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Responding to the work of EndPovertyEdmonton, Edmonton Community Foundation and the Skills Society Action Lab partnered to develop the Edmonton Shift Lab. The Edmonton Shift Lab is one of the first major social innovation labs coming out of our Action Lab.
Understanding the value of bottom up approaches to social change, the initial partners began laying the foundation for growing the four key groups stewarding the work of the Shift Lab.
What is a Lab?
To aid the move from roundtable talks to action, a promising approach is emerging in the social innovation ecosystem. Often called a social innovation lab, the approach draws on the strengths, empathy, creativity, and wisdom of a collective to explore new ways of making progress on a complex challenge. These labs are guided by convening diverse perspectives on an issue, gaining insight from people with lived experience of a challenge, facilitated ideation, building prototypes of solutions, and testing them to see how they work on the ground with people. A lab creates a safe zone for a collective to explore, question assumptions, be bold, be agile enough to adapt as learning emerges and experiment with solutions. As evidence emerges of what prototyped solutions are working, solutions can be scaled and spread to impact systemic change. To help scale solutions systemically, key champions are needed who can open doors, steward policy shifts and build capacity for embracing change.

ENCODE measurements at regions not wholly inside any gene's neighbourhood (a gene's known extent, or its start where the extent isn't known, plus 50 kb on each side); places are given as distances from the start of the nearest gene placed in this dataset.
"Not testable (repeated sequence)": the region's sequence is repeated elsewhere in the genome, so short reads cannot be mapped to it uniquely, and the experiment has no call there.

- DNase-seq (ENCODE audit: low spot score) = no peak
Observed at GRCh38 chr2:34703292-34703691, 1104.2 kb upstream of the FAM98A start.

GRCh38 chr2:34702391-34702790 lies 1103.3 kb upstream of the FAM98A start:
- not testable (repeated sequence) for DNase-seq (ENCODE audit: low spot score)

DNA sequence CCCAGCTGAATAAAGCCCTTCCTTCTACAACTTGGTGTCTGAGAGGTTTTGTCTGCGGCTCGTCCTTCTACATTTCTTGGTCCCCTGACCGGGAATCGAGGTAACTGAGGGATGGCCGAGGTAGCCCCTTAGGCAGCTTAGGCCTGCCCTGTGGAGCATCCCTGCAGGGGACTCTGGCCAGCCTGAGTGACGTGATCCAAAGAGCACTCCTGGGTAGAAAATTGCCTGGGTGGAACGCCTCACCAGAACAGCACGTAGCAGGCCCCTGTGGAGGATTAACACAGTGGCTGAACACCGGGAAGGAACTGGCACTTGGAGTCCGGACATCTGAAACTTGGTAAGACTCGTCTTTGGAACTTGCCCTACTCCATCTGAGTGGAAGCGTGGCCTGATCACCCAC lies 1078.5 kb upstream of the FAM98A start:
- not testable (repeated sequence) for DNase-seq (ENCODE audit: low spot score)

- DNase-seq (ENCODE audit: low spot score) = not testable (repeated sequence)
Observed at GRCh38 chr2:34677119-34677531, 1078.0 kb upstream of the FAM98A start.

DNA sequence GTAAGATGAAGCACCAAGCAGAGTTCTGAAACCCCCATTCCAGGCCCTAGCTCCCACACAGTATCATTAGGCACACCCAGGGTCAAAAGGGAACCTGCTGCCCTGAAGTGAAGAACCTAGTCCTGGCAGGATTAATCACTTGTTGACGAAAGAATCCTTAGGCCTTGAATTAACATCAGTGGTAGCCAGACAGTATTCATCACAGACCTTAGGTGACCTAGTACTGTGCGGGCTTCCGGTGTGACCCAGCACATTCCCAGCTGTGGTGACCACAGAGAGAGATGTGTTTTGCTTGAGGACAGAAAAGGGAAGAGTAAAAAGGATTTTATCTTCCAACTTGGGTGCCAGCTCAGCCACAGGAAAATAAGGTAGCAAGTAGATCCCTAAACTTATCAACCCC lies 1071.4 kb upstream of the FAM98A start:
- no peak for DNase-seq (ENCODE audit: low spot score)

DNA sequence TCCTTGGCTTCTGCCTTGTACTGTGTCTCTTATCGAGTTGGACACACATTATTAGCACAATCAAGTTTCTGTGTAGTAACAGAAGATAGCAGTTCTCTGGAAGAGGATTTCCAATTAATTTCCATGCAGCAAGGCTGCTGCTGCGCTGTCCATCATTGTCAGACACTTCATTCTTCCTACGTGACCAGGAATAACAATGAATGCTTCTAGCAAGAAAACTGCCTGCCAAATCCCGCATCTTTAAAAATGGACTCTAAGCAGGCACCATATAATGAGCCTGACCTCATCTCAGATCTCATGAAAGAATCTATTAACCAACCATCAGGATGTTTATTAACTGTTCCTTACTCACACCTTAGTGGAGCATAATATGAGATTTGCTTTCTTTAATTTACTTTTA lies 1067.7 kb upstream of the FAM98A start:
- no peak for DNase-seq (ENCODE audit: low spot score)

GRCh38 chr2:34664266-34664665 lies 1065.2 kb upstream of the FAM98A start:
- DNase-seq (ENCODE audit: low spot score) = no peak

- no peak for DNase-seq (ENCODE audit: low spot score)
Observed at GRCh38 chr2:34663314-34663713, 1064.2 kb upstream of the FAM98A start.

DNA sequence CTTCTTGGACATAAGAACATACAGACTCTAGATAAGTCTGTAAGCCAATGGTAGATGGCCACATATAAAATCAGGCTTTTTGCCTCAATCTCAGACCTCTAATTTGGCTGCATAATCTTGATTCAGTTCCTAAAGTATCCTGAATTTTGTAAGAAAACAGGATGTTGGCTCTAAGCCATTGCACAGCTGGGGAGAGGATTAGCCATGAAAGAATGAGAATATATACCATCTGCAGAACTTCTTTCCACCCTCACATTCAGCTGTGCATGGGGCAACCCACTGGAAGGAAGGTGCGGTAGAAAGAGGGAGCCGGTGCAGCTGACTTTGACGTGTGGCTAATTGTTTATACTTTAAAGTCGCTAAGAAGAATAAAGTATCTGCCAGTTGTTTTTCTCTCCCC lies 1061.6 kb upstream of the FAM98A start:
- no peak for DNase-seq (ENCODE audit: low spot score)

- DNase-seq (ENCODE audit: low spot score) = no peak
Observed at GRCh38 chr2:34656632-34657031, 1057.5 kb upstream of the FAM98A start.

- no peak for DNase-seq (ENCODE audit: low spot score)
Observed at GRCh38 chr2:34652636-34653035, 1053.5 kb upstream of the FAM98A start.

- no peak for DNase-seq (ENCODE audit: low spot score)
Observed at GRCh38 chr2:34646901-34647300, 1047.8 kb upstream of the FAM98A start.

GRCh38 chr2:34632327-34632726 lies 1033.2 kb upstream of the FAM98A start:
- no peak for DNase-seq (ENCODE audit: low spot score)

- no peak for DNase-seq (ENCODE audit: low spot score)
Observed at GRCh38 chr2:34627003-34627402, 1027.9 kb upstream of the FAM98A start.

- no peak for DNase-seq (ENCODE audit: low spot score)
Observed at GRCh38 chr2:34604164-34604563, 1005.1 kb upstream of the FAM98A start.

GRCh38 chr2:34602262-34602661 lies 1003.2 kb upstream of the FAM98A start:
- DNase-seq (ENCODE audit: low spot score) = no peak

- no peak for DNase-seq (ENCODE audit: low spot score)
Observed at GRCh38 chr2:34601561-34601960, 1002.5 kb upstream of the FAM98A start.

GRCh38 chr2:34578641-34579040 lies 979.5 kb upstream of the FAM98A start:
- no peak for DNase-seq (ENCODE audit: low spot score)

Some principles guide and underlie the approach of the Edmonton Shift Lab. These core principles are reminders to help the collective understand the mindset and conditions that lay the foundation for success. As the lab evolves new principles will emerge and be incorporated over time.
Shift Lab Process
The shift starts with people – it’s about working with community to co-design solutions. This means working in a very different way by using human- centred design approaches with a dash of systems thinking to work through this complex challenge. Design Thinking begins with empathy, is action oriented and helps people move from talking about ideas to making them tangible and testable. Systems Thinking helps people identify possible root causes of complex issues by looking at the different parts of a system, the spaces in-between those parts, and how those parts work together as a whole.